Béton Armé

by Raiden

supported by
Alegria
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Alegria This album is well underrated, but Raiden went IN on the percussion in many of these tracks. Not to mention that trademark dirty bass... Pretty interesting concept behind the LP and it makes you wish he came back from his Kamikaze Space Programme moniker to make some DNB again ;) Favorite track: Tricorn.
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1.
06:07
2.
05:19
3.
06:21
4.
06:01
5.
06:28
6.
06:27
7.
04:57
8.
06:08
9.
05:46
10.
05:23
11.
06:08
12.
05:50

about

During the mid-to-late 20th century the predominant style in Architecture turned toward the stark and functional. Known as Brutalism, this typically modernist style is defined by angular, geometric forms, proudly expressing the poured concrete that the buildings were constructed from as a feature in itself. The term, coined by British architects Peter & Alison Smithson in the 1950s, derives from the French, brut. In English, raw. Honest and for all to see. Truth to materials.

The movement took hold, not uniquely, in the United Kingdom during the postwar effort to rebuild and restructure the nation. The philosophy was of function, a utopian dream standing proud and imposing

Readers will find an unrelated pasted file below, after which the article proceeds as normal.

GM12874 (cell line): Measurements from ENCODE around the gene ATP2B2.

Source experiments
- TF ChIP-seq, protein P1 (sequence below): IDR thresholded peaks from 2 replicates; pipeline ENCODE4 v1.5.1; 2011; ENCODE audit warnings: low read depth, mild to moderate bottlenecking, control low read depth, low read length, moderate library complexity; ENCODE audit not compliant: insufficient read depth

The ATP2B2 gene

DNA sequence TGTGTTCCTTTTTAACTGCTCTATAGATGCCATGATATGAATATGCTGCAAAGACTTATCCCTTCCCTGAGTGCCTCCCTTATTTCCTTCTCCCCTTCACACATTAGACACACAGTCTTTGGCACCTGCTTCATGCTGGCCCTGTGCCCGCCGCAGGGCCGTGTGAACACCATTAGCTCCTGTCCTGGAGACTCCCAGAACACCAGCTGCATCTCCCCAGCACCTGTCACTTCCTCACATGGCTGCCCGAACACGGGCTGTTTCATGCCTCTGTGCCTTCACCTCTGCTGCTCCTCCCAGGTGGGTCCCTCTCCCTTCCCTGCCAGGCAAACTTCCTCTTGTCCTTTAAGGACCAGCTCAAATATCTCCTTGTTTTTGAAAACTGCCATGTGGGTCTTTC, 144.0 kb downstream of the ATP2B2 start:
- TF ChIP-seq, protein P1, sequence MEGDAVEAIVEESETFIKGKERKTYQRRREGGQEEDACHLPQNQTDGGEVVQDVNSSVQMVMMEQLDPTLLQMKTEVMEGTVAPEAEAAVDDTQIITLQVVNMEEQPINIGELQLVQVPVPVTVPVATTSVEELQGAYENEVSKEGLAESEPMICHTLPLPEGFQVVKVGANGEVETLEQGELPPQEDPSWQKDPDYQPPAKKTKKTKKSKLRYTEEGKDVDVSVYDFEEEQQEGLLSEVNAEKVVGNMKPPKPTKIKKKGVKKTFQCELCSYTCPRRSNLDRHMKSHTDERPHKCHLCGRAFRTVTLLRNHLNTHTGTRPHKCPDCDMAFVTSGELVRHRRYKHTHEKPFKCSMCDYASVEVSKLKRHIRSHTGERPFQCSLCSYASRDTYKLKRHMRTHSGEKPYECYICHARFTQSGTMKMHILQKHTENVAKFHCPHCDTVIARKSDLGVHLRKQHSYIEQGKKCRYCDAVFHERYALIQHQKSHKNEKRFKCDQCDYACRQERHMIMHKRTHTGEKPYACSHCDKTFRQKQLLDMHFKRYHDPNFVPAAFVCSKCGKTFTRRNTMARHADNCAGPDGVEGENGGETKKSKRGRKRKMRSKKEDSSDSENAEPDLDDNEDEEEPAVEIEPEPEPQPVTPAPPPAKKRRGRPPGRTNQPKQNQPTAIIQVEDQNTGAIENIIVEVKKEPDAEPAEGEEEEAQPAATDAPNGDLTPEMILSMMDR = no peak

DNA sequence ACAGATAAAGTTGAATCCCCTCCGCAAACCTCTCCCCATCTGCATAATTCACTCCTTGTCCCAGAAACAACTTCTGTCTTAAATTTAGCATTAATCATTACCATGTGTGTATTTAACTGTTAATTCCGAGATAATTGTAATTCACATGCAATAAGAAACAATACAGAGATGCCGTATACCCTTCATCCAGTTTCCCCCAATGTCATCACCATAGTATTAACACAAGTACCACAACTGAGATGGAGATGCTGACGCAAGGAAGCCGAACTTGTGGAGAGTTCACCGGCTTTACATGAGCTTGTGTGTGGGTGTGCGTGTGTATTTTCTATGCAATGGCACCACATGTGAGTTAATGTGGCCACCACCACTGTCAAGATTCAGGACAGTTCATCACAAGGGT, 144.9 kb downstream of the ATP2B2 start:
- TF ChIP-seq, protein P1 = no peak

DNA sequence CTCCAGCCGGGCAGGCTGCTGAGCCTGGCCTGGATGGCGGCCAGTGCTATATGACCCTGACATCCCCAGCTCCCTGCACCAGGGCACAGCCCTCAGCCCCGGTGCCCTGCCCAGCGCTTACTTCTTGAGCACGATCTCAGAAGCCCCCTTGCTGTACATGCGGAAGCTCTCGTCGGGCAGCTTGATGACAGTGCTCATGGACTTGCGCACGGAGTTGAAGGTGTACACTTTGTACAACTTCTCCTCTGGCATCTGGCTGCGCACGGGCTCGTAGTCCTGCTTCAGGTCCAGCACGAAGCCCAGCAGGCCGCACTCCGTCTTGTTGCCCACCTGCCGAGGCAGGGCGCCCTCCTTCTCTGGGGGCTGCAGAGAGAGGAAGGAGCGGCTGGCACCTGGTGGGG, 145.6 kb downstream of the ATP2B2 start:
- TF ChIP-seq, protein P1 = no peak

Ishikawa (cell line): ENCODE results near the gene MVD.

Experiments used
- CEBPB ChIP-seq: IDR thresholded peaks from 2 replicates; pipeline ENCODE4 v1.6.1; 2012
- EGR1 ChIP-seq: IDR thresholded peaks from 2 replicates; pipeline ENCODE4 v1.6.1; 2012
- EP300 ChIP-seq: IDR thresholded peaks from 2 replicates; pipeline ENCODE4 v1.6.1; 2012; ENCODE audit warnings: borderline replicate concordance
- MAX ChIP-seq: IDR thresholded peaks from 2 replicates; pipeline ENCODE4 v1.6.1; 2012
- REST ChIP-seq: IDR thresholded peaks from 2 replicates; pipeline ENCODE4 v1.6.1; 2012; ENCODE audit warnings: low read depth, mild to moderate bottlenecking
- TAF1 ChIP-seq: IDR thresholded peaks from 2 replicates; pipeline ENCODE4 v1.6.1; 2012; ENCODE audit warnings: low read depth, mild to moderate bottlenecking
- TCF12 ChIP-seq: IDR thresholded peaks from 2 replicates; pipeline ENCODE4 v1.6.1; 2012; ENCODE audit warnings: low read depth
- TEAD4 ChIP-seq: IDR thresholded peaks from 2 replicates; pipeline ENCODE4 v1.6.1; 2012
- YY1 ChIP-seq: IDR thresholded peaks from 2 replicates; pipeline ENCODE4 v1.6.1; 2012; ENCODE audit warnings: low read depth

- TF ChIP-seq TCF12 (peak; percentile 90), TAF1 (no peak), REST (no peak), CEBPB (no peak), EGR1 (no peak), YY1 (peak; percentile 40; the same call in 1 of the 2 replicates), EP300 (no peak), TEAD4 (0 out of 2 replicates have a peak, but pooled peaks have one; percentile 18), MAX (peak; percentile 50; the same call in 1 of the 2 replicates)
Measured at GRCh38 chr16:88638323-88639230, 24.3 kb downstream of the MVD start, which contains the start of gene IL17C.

alongside the natural landscape. Brutalism was synonymous with the outlook of the United Kingdom during that time: utility over ornament.
When I began to think about this album—my first—the theme of Brutalist architecture was already at the front of my mind. A particular reason for this is that being a travelling artist one thing I would notice in any new place is the architecture, and the thread of Brutalism has been apparent to me all over of the world.

I envisaged this album in the same way I imagine the Brutalist buildings were by their architects: proud, imposing and direct. Like the buildings, the music is built to last and outlive trends.

There is an attempt at interpretation and re-presentation of Brutalist architecture behind this album, particularly with respect to the human relationship with the built environment. The marriage of organic and manufactured—of natural percussion and synthetic sound—is the prism through which Béton Armé represents Brutalism.
— Chris Jarman / Raiden

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released March 12, 2013

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Raiden Bristol, UK

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